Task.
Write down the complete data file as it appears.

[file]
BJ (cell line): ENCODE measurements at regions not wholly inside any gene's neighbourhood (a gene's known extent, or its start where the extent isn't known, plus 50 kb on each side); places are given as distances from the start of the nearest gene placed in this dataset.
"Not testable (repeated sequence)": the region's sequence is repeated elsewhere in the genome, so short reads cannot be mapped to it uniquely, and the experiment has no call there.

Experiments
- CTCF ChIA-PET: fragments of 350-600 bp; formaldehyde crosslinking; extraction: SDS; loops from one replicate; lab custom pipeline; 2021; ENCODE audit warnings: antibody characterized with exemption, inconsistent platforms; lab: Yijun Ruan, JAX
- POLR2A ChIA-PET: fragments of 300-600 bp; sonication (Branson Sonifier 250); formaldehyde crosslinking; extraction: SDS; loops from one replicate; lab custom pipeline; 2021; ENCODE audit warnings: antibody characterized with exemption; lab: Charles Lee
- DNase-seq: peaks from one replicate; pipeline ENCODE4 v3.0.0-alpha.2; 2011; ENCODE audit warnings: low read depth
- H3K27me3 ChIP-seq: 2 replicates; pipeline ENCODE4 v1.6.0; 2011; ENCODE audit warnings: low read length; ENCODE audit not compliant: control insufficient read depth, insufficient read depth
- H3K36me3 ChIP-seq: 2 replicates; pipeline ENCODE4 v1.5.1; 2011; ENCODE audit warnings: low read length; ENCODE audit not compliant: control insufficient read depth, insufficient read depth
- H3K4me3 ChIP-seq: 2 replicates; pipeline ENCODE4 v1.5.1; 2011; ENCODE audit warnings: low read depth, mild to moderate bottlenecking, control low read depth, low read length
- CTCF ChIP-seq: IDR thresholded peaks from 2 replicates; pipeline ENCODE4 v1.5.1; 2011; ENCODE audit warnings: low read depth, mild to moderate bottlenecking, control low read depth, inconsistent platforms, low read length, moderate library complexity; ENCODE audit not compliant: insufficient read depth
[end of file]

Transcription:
BJ (cell line): ENCODE measurements at regions not wholly inside any gene's neighbourhood (a gene's known extent, or its start where the extent isn't known, plus 50 kb on each side); places are given as distances from the start of the nearest gene placed in this dataset.
"Not testable (repeated sequence)": the region's sequence is repeated elsewhere in the genome, so short reads cannot be mapped to it uniquely, and the experiment has no call there.

Experiments
- CTCF ChIA-PET: fragments of 350-600 bp; formaldehyde crosslinking; extraction: SDS; loops from one replicate; lab custom pipeline; 2021; ENCODE audit warnings: antibody characterized with exemption, inconsistent platforms; lab: Yijun Ruan, JAX
- POLR2A ChIA-PET: fragments of 300-600 bp; sonication (Branson Sonifier 250); formaldehyde crosslinking; extraction: SDS; loops from one replicate; lab custom pipeline; 2021; ENCODE audit warnings: antibody characterized with exemption; lab: Charles Lee
- DNase-seq: peaks from one replicate; pipeline ENCODE4 v3.0.0-alpha.2; 2011; ENCODE audit warnings: low read depth
- H3K27me3 ChIP-seq: 2 replicates; pipeline ENCODE4 v1.6.0; 2011; ENCODE audit warnings: low read length; ENCODE audit not compliant: control insufficient read depth, insufficient read depth
- H3K36me3 ChIP-seq: 2 replicates; pipeline ENCODE4 v1.5.1; 2011; ENCODE audit warnings: low read length; ENCODE audit not compliant: control insufficient read depth, insufficient read depth
- H3K4me3 ChIP-seq: 2 replicates; pipeline ENCODE4 v1.5.1; 2011; ENCODE audit warnings: low read depth, mild to moderate bottlenecking, control low read depth, low read length
- CTCF ChIP-seq: IDR thresholded peaks from 2 replicates; pipeline ENCODE4 v1.5.1; 2011; ENCODE audit warnings: low read depth, mild to moderate bottlenecking, control low read depth, inconsistent platforms, low read length, moderate library complexity; ENCODE audit not compliant: insufficient read depth